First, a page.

GT Voice: New Delhi should not inject politics into vaccine delivery
Published: Jan 25, 2021 09:15 PM

Photo: VCG

India's free shipments of millions of doses of COVID-19 vaccine to South Asian countries have drawn growing attention, which is being labeled by some media outlets as "vaccine diplomacy." India itself has been brutally pummeled by the virus, and more than 153,000 Indians have died.

In the eyes of some, India's vaccine exports is being politicized in an attempt to balance China's growing influence in the region, while more people see this as a scheme played by the Western media who aspire to continue to assault China, which will do more harm than good to the international community in defeating the pandemic.

It is not long ago before Western media also labeled China's vaccine exports as engaging in "vaccine diplomacy." It is conceivable that some observers will be inclined to compare vaccine exports of the two countries, reframing it as confrontation between China and India in terms of global vaccine supplies.

Yet, China's so-called "vaccine diplomacy" actually represents open and transparent international aid and medical resource collaboration. And it is very cynical to suggest a "vaccine diplomacy war" to break out between China and India. India's vaccine export is a welcome development for the region, and one we are glad to see.

At present, some Asian countries are far behind in vaccine procurement and rollout, while market demand for the vaccines keeps growing. No matter India, China or other Western countries, as long as they can fill the demand gap by making use of their capital, technology and production advantages, it is a laudable act of kindness.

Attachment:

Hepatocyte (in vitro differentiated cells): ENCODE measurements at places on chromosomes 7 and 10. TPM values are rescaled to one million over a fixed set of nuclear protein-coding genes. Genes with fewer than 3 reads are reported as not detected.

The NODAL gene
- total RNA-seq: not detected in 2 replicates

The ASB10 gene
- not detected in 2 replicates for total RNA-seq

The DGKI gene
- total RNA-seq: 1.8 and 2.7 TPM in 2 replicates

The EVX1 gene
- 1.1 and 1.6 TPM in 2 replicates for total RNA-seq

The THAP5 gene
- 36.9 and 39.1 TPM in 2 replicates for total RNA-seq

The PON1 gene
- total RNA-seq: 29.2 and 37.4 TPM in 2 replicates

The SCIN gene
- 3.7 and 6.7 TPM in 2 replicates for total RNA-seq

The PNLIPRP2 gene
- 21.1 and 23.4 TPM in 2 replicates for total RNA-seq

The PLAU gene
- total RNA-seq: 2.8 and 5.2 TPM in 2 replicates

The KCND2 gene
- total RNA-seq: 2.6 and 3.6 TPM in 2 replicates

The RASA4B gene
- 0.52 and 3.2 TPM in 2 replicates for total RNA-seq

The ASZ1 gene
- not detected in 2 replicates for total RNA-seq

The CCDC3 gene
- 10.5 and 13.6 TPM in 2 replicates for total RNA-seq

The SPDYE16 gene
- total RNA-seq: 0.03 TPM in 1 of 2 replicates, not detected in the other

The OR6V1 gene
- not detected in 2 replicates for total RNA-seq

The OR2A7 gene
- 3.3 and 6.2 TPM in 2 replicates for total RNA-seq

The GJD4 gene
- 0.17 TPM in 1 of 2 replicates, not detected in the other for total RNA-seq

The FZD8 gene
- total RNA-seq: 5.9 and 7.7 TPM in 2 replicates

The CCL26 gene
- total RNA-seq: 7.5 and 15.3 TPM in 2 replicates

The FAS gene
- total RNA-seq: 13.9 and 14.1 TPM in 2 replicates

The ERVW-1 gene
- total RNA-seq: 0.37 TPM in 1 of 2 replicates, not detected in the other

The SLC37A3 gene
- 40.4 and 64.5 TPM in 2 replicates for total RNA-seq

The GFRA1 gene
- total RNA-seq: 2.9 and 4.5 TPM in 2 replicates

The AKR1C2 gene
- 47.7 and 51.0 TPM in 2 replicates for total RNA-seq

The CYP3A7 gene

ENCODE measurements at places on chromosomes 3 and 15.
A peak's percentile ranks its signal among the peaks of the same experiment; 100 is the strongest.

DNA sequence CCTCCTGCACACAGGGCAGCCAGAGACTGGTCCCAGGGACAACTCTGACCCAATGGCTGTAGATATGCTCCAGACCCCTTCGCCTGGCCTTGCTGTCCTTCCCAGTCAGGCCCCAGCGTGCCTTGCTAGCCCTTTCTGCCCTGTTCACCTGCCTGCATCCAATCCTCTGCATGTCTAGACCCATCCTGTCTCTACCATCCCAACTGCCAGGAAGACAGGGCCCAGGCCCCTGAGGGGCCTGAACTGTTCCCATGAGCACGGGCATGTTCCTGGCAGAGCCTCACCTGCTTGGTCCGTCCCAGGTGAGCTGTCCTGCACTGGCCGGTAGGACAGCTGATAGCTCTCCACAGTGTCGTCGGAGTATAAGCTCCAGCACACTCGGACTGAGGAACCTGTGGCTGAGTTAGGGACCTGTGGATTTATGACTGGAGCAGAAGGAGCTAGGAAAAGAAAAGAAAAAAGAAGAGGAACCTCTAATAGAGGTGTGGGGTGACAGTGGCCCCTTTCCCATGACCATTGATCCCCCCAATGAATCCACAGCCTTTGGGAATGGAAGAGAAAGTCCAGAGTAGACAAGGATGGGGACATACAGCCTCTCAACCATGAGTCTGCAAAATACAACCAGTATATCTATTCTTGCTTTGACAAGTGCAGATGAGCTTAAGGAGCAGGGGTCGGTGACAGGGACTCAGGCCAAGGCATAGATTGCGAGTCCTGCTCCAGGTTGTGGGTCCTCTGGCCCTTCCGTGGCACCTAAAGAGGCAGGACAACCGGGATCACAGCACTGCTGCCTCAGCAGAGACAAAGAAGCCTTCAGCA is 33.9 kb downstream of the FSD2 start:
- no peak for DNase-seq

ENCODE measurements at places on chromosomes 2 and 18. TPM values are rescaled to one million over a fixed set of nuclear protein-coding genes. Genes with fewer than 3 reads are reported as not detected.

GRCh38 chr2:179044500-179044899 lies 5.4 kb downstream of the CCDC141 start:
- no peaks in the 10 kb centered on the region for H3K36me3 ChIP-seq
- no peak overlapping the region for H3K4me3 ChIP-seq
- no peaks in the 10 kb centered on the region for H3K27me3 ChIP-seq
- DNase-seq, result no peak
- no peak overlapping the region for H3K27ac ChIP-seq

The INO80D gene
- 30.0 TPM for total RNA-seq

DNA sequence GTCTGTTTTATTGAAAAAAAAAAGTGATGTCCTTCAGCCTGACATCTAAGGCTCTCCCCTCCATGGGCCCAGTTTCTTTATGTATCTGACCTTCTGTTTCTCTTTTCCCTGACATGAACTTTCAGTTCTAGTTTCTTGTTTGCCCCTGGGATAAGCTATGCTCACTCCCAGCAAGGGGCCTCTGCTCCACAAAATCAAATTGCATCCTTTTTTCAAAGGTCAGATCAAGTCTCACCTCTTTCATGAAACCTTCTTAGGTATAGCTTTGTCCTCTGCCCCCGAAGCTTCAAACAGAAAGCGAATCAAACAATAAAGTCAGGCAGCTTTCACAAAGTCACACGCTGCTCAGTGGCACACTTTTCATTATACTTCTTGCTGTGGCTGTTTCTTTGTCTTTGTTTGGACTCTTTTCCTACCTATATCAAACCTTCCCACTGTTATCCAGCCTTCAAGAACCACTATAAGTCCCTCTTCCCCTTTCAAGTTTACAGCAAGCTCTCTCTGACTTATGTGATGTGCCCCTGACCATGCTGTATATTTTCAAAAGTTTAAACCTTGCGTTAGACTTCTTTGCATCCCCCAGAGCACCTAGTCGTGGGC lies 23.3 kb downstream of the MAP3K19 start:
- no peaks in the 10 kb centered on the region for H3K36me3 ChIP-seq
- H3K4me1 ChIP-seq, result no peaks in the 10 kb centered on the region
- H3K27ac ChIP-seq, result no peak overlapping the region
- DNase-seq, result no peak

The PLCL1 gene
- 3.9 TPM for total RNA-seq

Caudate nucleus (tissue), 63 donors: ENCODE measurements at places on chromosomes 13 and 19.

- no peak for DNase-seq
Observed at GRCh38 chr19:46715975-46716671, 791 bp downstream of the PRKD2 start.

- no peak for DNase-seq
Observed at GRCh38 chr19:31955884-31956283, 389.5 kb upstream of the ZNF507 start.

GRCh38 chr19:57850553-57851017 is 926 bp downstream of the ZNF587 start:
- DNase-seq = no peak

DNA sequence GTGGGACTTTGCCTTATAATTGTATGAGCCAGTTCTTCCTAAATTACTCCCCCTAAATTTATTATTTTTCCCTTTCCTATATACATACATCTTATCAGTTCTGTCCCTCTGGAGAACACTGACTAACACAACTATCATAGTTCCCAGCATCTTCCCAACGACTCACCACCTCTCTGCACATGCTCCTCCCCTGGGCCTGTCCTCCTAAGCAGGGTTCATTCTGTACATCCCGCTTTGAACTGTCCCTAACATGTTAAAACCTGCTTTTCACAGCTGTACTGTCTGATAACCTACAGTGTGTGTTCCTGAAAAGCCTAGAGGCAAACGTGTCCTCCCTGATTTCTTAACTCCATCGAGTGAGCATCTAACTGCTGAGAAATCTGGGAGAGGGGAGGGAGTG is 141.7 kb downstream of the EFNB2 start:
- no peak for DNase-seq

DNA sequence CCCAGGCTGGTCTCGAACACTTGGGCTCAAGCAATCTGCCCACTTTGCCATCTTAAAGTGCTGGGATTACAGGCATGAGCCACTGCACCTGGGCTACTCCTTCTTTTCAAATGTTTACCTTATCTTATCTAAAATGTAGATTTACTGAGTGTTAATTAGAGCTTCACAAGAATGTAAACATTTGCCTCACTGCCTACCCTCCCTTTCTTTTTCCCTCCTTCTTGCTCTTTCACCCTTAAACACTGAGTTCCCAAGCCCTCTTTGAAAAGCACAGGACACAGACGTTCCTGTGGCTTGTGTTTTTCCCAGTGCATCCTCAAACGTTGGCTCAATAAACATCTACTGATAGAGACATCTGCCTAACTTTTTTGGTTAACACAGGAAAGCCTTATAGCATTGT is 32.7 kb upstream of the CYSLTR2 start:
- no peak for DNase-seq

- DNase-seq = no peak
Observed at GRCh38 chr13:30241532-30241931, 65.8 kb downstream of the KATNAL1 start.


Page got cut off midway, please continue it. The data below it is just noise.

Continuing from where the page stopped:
But still, during the supplying process, India will need to demonstrate its capability of ensuring the quality of its vaccine production and delivery, especially after a recent fire at the Serum Institute of India raised questions about the disruptions to its vaccine manufacturing. 

Moreover, ensuring the vaccine's cold-chain transportation will also pose challenges to India's logistical system.

India has always had the dream of raising its global profile by becoming a major regional economic power leading neighboring countries. That ambition will be realized at the price of shouldering the responsibilities for the region. In the case of the global pandemic, providing as much help as possible to the regional countries is an apparent manifestation of the responsibility of a regional power. But the premise of all these is to ensure the quality of production and logistics.

In this sense, it is essential for India to fully exploit the potential of cooperation in the industrial chain of supplying the vaccines to improve efficiency and quality in a more economical way. Whether in terms of cold-chain logistical facilities or raw materials for production, there is room for cooperation between China and India.

China has always been willing to support other developing countries within its capacity when it comes to vaccine distribution. And we hope India can abandon the "vaccine diplomacy" mindset to make joint efforts to provide more vaccines to people in less-developed countries who are facing scourge of the virus.
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